Make the death planning conversation easier with this formulaArticle added by Christopher P. Hill on October 24, 2013
Christopher P. Hill, RFC

Christopher P. Hill

Roanoke, VA

Joined: January 08, 2010

Please don’t miss this opportunity to help your clients and their loved ones, while simultaneously adding significant value to your financial services practice.

Although I have written lots of articles about the features and benefits of end-of-life planning, this article is focused on helping financial professionals learn how to have the difficult conversation about death planning.

You may have heard that saying: "By failing to plan, you are planning to fail." However, in our industry there are volumes of statistics and studies that prove most people:
  • do not own life insurance — or do not own enough
  • do not own disability insurance — or do not own enough
  • do not own long-term care insurance — or do not like the thought of using it
  • have not taken the time to create a last will or living trust — or have not updated these documents for a long time
Therefore, it is only logical to conclude that most people do not like to talk about death and dying either. However, these aforementioned inefficiencies are the reasons many of us can enjoy a successful career in this great industry and love what we do every day.

The major milestones in life

When it comes to the major milestones in life, death and funerals are definitely ones that everyone on Earth must journey to and through at some point in our lives. Clearly we all wish these difficult life events will happen later versus sooner, but no one is promised a tomorrow.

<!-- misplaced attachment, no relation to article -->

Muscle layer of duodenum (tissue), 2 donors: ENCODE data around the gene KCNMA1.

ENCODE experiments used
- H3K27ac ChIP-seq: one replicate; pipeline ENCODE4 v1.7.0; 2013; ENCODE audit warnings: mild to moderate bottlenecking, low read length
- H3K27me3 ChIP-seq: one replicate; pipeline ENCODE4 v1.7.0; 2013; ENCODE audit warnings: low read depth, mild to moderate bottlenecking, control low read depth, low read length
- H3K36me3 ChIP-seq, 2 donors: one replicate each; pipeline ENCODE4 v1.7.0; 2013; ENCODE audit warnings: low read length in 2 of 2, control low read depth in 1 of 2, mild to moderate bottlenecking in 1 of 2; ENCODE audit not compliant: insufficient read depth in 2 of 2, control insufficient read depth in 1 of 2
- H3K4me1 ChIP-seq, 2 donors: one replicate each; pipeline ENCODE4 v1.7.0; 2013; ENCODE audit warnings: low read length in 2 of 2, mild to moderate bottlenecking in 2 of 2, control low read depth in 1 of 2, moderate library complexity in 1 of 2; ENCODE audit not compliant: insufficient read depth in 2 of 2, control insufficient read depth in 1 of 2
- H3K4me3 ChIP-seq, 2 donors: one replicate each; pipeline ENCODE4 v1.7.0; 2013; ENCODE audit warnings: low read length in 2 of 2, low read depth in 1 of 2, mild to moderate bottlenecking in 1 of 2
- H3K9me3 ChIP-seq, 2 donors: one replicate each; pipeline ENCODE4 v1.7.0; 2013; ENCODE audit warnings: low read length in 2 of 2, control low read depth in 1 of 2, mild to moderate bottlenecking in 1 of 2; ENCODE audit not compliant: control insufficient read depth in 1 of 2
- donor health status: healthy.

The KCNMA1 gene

Fact: Most financial professionals are hesitant to integrate preplanned funeral arrangements as a standard and routine part of their practice. For many people, this subject is considered to be taboo. As a result, far too many of our well-intentioned clients die unprepared. This ultimately and regrettably leaves their loved ones with a painful emotional and financial burden.

I can understand why the funeral planning conversation is largely overlooked and ignored. In fact, had I not personally experienced the process of losing a dear loved one, I too would probably shy away from talking about end of life planning. However, my loss has become my inspiration, and I am on a mission to help others minimize or avoid the pain and suffering that invariably accompany one of life’s most difficult challenges.
Not having the conversation

More than 70 percent of Americans do not leave behind any formalized estate plan such as a last will or living trust. Sadly, more than 85 percent of Americans do not leave behind any final arrangement plans or preferences.

If you think about our clients' financial lives, they are filled with many important milestones like graduations, marriages, childbirths and retirements. These are universally common moments that bring families together to celebrate significant accomplishments, which, of course, also require careful planning and financial commitment.

So where do funerals fit on this list of life’s major milestones? Consider these important facts:

1. The average family has over 150 detailed questions that need to be answered, all within a period of 48 hours after losing a loved one. When individuals and families are forced to make important and emotional decisions with very little time and a heavy heart, this can only add insult to injury. In addition to the time constraints and emotional loss, people can also lose their ability to be educated and empowered with regards to their various options, key details and best prices.

2. The average cost of a funeral today is approximately $10,000 (and only going higher over time). So just like all of life’s major financial and retirement planning milestones, planning a funeral also requires a detailed, deliberate, logistical and proactive approach.